Jewel*, a 17-year-old in Guam, told InStyle she’s been buying the fakes for two years and doesn’t worry about the health risks because she rarely wears makeup herself: “I run a little Instagram closet account, and I used to buy counterfeit makeup from AliExpress or the Philippines and resell it for profit, but I would let the buyers know it is counterfeit,” she said.
Some customers might not care that they’re risking applying cosmetics that could contain cyanide, arsenic, rat poison, urine, or lead, as WWD reported. Still, the reasonable fear of rubbing any of those ingredients on their skin has led some online replica-reviewing community members to shy away from makeup and stick to bags and belts. “I don’t want to burn my face off,” one member of a handful of knockoff groups told InStyle of her decision to buy knockoff jewelry instead of skincare.
While it’s unlikely that someone who uses fake makeup — whether they know they are or not — will burn off their face, the possibility of experiencing irritation or worse is still genuine. Dee*, a British Columbia woman in her mid-20s, knows that all too well now that she’s months into battling the side effects of an infection caused by replicas.
It started innocently enough, according to her: She saw copies of liquid Lime Crime lipstick in ads for e-commerce app Wish and joined a few review groups shortly after that. All the posts were positive, and people were praising all their purchases, so I decided to give it a shot,” Dee recalled. “I knew the risks of purchasing, but in my mind, as a consumer, you can’t prove where any of the real stuff comes from, either, and the fakes are near identical, so why not give it a go? Why drop $25 on one lipstick when I can get a replica for $3?
After amassing a collection of about eight lipsticks, she learned why.
Dee followed the advice from other posters in the groups she’d joined, swatching each formula on her hand to test for reactions before committing to wearing any of them on her mouth. With Halloween approaching, though, she got bolder and used an untested black lipstick to paint her face for a skeleton costume. First, when she tried to remove the black makeup, her skin was stained magenta. Two days later, the pink hue finally faded, but her eyes started to feel dry. After 12 days of the dryness and itchiness getting worse, she woke up to find her eyes “oozy.” From there, she had to go to the doctor, where she was told she had an infection and given a cream that blurred her vision. Months later, the area around her eyes still flares up with eczema, she said, noting that it’s “red and wrinkly” even when there isn’t a flare-up.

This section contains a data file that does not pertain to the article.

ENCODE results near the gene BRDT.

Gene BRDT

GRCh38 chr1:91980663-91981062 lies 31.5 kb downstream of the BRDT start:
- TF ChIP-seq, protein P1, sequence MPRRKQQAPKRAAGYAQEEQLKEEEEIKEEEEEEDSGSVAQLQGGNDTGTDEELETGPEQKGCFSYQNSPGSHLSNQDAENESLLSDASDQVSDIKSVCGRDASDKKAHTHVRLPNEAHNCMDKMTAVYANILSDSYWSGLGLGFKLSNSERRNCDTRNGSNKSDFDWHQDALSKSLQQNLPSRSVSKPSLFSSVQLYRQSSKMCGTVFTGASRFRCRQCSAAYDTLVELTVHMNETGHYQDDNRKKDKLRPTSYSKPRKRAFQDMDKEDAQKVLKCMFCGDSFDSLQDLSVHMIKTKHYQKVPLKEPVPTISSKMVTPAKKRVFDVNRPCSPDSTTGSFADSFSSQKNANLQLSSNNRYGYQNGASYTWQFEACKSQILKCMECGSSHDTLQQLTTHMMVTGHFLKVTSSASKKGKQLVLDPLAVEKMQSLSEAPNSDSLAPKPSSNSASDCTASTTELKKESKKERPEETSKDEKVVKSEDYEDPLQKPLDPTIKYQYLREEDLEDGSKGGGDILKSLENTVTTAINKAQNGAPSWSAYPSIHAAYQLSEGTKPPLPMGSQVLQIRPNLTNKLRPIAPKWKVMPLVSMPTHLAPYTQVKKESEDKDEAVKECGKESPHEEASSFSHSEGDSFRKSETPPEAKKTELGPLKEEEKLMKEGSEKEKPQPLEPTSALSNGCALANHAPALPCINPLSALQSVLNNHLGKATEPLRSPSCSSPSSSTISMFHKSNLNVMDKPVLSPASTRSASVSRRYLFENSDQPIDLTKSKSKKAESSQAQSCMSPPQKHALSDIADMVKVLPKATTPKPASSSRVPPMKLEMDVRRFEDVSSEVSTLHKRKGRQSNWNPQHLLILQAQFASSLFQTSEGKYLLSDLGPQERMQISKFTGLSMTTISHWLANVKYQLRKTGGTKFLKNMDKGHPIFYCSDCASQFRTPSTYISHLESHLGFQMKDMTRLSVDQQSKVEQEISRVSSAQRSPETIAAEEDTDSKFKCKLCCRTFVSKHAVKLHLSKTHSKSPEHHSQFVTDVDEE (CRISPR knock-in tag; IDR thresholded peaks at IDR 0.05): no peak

It sucks,” Dee told InStyle. “I haven’t been able to wear makeup since October.
Leigh, the buyer in Texas, stopped ordering her makeup from bogus overseas retailers because she is tired of the paranoia that came with risking her health, even though she never noticed any adverse effects from the counterfeit products. Now, she’s working hard on the makeup line she dreamed of launching after taking away a few lessons in private sales from her time in the review communities. Others are as committed to the fake-life as ever.
After Dee posted her cautionary tale in a Facebook group, she thought others would stop risking it with knockoffs, but her story doesn’t seem to have swayed the diehard deal-hunters there. Reviews of faux Anastasia Beverly Hills eyeshadow palettes and instructions for buying fraudulent Kylie Lip Kits are still prevalent.
The reasons for intentionally — and laboriously — purchasing fake makeup are as varied as those who do it. Still, whether a consumer does it to save money, display particular packaging on a vanity, or satisfy some curiosity, an observer might never even know that the lipstick they’re wearing cost $3, required a codeword to order, took half a month to arrive from China, and could be causing an infection at that very moment. Perhaps these buyers are looking to the wise words of Kylie herself, who once said: “Everyone is always telling me what, and what not, to do; you just get a tough skin.”